“When I started my business no one would give me a loan. I know this, because I applied and was rejected several times. Most banks wouldn’t even let me open an account. The only account I could get was with a credit union because I pleaded my case. Because of my history, the only company willing to front me the money I needed was a local payday lender in Nashville called Advance Financial. If Advance Financial had not been an option, I would likely not be here testifying to you today. Itis unfair for anyone to assume that every day people don’t know what they’re getting into or what the repayment terms of a loan are going to be. That assumption is based on the conclusion that ordinary people are uneducated or too unsophisticated to make smart financial decisions. In my situation, I was tracking every dollar I had. I knew when money was coming in, and I knew when it was going out. I knew that I would have to repay the loans that I took out. When I went to Advance Financial, every part of the process was explained clearly and fairly, including when payments were due, how much they would be, and how much it would cost me for the loan. Today, the business that I started with a payday loan is Nashville’s premier construction and commercial cleaning service. I am a minority certified business, belonging to the Chamber of Commerce, the Better Business Bureau, and Nashville’s Rotary Club. Now, I qualify for lines of credit and other types of loans. I have developed a solid business foundation. But it is all because of the lifeline that Advance Financial gave me when no one else would give me the time of day.”
Diego Zuluaga – Policy Analyst, Center for Monetary and Financial Alternatives:
“Payday loans are often one of very few options available to cash-strapped households. 16 percent of payday borrowers use these loans to cover emergency expenses, while 69 percent borrow to pay for recurring items, such as rent and utility bills. Payday loans offer a way to cope with unexpected events and month-to-month income volatility, which affects more than a third of American households with incomes below $50,000.
“While the media often describe payday loans as predatory, the evidence suggests otherwise. Prof. Ronald Mann of Columbia Law School, in a study quoted extensively by the Consumer Financial Protection Bureau, finds that 60 percent of payday borrowers accurately estimate the time it will take them to repay the loan. Payday borrowers are not stupid. They make the best of limited options. As Prof. Lisa Servon of the University of Pennsylvania writes, ‘The question […] is whether expensive credit is better than no credit at all.’ Like Prof. Servon, I worry that placing an interest cap on short-term credit would altogether remove access to emergency funds for the most vulnerable Americans.”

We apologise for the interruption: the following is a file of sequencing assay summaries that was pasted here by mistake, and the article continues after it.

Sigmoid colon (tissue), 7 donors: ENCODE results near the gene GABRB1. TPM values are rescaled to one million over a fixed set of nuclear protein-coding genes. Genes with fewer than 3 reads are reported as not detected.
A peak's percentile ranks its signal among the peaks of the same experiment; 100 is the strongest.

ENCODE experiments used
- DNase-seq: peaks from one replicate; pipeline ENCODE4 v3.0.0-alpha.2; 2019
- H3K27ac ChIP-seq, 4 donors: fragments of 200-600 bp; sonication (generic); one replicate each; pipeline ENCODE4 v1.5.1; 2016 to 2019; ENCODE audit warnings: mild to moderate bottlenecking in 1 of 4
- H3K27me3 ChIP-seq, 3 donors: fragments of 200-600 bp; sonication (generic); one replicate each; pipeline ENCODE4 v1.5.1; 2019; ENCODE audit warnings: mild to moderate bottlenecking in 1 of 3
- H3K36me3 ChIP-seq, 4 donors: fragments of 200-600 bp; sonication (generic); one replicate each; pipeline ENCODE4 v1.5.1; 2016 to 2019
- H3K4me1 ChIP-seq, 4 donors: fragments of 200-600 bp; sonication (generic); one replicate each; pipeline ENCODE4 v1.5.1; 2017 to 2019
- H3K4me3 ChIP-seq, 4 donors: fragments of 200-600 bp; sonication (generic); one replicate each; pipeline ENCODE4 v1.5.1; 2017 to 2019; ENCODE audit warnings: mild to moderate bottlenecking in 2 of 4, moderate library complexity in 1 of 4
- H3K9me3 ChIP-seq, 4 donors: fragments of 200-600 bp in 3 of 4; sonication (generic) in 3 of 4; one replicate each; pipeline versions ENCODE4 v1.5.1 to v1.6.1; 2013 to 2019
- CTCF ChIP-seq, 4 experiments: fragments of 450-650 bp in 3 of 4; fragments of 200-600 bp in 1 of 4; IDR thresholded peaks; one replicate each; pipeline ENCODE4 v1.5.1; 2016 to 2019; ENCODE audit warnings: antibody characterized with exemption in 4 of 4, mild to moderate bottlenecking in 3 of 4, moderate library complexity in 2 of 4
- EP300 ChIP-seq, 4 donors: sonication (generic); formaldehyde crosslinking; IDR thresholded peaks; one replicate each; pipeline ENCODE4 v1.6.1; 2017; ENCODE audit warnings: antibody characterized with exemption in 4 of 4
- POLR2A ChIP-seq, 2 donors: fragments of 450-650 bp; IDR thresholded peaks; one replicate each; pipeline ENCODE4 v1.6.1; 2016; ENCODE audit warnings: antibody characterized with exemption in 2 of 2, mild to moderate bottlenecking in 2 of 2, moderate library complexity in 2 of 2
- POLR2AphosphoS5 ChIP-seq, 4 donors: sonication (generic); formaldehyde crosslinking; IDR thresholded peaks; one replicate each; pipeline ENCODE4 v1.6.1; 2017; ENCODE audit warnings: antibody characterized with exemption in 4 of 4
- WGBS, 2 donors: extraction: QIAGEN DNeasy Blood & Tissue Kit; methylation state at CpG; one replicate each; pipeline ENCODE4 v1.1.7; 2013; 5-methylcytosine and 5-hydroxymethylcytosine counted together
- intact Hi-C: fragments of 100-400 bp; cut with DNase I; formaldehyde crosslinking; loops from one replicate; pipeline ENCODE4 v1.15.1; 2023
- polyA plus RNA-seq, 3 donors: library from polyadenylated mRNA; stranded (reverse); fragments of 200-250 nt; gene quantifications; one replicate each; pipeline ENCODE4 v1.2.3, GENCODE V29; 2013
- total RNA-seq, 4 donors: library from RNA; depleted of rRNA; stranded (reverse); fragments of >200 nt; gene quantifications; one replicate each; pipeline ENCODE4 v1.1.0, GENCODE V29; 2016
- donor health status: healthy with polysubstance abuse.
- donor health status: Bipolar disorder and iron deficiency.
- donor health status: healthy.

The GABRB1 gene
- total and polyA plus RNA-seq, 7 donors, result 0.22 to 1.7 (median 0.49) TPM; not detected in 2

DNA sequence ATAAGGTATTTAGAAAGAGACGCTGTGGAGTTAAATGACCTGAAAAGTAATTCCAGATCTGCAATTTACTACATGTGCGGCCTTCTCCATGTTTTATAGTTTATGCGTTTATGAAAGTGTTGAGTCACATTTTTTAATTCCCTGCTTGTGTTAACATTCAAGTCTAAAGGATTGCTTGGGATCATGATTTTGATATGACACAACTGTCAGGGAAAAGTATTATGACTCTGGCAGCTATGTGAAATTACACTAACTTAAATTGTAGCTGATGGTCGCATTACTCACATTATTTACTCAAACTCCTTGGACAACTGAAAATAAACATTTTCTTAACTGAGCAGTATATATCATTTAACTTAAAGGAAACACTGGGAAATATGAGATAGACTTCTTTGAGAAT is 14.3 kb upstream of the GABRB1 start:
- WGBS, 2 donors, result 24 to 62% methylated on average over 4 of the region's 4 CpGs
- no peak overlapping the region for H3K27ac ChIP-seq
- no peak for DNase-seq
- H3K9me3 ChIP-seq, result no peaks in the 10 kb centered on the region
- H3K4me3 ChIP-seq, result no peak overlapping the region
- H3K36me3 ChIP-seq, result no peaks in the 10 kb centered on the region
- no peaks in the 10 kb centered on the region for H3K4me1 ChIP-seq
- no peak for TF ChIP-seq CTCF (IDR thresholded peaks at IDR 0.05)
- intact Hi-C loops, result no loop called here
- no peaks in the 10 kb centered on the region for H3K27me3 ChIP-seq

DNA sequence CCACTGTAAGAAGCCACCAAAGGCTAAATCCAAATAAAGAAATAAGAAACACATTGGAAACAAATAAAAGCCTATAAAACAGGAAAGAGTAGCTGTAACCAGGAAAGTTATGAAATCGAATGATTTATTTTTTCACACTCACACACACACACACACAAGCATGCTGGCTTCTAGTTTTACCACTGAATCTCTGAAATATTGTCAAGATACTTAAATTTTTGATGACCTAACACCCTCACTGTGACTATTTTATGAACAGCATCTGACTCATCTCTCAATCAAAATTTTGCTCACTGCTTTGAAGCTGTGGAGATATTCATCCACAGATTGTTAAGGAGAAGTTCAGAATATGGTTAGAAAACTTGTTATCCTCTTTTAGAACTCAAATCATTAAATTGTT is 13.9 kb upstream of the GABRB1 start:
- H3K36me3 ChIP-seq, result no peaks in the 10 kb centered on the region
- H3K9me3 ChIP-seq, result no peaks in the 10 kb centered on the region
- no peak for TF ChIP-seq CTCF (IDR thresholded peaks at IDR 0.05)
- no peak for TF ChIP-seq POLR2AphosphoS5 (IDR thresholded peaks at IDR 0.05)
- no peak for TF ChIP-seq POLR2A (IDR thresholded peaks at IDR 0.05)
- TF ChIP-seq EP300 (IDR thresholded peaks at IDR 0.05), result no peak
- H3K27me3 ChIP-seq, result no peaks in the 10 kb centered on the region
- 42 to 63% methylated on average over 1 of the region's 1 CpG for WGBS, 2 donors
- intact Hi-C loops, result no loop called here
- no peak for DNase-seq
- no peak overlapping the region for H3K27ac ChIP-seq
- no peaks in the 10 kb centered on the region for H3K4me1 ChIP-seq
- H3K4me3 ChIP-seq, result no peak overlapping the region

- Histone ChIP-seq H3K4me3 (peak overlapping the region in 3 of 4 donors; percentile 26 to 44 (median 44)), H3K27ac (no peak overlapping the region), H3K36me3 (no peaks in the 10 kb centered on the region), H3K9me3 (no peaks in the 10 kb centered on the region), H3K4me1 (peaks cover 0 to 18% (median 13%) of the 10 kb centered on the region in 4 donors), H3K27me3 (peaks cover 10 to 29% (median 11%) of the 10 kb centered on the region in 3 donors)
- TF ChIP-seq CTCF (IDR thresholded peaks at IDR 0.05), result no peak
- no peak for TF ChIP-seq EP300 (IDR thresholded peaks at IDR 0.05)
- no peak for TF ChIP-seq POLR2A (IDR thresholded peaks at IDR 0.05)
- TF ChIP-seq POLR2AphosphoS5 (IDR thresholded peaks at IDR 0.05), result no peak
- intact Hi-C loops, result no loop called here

What was the Original 2017 CFPB Ruling?
Back in October of 2017, the CFPB ruled that it’s an “unfair and abusive practice” to make certain types of short term loans “without reasonably determining that consumers have the ability to repay the loan.” The regulation stipulated that all loans must be underwritten and banned certain loans that didn’t meet the requirements.
The regulation also required:
- Full-payment tests, where beforehand, the lender needs to determine whether a borrower can afford the loan payments and still meet basic living expenses.
- A principal-payoff option that allows borrowers to repay the loan principal instead of having to pay the entire balance – including interest and fees – all at once. This requirement allowed lenders to avoid full-payment tests for loans up to $500.
- A debit attempt cut-off where the lender could only debit a borrower’s checking account twice. After this, the lender needs permission from the borrower for any future debits.
The regulations were set to take effect on August 19, 2019.
How Does The U.S. Treasury Department Want To Change It?
In July of 2018, the U.S. Treasury Department urged the CFPB to rescind the 2017 rule. And shortly after Kathy Kraninger was appointed Director of the CFPB, the bureau issued two proposals to rescind the mandatory underwriting requirement and to delay the remaining regulations until November 19, 2020.